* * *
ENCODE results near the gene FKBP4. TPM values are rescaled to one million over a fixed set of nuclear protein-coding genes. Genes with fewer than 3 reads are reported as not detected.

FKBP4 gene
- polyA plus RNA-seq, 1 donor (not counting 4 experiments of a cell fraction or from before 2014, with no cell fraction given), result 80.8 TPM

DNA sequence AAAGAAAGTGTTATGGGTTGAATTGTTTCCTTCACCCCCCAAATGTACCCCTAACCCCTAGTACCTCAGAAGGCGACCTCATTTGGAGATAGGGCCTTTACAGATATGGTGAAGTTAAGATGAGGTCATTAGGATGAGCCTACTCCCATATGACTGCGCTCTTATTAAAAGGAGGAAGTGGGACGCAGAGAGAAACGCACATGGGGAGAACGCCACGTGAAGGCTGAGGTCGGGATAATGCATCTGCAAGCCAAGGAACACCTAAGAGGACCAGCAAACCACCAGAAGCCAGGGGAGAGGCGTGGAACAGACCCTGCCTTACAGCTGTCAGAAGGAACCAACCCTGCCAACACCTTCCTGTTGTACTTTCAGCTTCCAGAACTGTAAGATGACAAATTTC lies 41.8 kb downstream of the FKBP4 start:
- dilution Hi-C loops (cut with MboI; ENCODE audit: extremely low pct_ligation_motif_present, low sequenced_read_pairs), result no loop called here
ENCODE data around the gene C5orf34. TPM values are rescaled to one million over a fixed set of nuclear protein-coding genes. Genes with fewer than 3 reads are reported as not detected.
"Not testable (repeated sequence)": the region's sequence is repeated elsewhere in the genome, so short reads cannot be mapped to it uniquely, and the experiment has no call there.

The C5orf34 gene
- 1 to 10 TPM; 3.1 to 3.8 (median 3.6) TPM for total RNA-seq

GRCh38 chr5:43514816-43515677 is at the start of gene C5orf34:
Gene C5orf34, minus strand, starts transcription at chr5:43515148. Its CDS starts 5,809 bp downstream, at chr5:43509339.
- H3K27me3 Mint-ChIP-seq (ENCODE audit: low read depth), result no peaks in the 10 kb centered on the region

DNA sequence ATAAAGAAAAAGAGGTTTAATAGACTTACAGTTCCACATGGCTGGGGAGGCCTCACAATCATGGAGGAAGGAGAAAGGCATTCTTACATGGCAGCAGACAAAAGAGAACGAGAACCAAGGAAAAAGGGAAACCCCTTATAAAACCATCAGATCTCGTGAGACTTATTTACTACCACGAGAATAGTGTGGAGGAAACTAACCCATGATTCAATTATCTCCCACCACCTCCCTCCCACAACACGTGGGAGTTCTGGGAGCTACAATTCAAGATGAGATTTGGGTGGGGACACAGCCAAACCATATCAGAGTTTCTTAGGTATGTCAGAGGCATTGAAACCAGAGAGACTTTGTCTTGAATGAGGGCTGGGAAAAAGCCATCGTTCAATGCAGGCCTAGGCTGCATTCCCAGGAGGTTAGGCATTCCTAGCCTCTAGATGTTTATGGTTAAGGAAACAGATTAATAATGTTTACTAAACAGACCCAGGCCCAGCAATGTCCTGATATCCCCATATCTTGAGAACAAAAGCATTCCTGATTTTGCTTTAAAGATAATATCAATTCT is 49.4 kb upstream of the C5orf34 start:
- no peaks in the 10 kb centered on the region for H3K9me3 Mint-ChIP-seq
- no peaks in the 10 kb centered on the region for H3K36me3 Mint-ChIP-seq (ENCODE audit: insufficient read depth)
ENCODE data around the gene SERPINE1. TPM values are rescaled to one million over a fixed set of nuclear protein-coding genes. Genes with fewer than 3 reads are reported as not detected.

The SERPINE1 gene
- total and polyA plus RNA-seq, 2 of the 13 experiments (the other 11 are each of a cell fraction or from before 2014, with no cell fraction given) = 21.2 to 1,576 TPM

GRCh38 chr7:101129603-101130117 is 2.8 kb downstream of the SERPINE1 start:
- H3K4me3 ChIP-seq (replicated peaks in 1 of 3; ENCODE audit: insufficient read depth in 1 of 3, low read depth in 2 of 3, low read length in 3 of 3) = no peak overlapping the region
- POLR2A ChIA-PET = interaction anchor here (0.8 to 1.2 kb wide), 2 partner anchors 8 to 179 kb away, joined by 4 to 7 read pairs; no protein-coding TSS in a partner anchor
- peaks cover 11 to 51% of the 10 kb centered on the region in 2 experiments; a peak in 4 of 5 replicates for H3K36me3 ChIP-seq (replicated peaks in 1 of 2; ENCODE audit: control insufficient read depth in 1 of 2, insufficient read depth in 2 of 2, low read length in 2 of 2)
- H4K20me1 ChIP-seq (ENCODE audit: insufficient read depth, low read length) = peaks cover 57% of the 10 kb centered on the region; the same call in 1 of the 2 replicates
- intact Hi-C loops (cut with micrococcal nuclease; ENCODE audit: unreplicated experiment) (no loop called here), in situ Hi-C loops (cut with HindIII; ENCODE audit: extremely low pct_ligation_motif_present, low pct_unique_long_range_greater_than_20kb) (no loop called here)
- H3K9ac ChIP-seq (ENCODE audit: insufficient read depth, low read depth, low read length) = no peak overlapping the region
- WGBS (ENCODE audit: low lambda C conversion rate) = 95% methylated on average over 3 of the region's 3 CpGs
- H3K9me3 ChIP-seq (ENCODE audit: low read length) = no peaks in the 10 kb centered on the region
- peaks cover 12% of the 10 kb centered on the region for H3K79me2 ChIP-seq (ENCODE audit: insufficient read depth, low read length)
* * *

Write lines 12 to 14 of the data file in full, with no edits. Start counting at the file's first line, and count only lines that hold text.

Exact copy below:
- H3K27me3 Mint-ChIP-seq (ENCODE audit: low read depth), result no peaks in the 10 kb centered on the region

DNA sequence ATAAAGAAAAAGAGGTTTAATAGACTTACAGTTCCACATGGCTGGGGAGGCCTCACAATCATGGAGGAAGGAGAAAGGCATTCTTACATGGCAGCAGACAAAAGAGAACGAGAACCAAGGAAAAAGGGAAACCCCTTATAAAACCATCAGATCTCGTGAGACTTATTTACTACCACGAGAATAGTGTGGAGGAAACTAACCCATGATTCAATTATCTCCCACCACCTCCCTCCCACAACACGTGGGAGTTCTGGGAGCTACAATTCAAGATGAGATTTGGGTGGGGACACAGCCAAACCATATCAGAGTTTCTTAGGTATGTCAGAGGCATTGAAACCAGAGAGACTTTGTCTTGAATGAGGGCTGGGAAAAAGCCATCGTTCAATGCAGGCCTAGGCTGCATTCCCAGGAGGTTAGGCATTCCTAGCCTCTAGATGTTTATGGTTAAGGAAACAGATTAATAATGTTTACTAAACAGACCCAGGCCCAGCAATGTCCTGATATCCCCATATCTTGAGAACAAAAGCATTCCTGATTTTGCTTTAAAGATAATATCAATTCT is 49.4 kb upstream of the C5orf34 start:
- no peaks in the 10 kb centered on the region for H3K9me3 Mint-ChIP-seq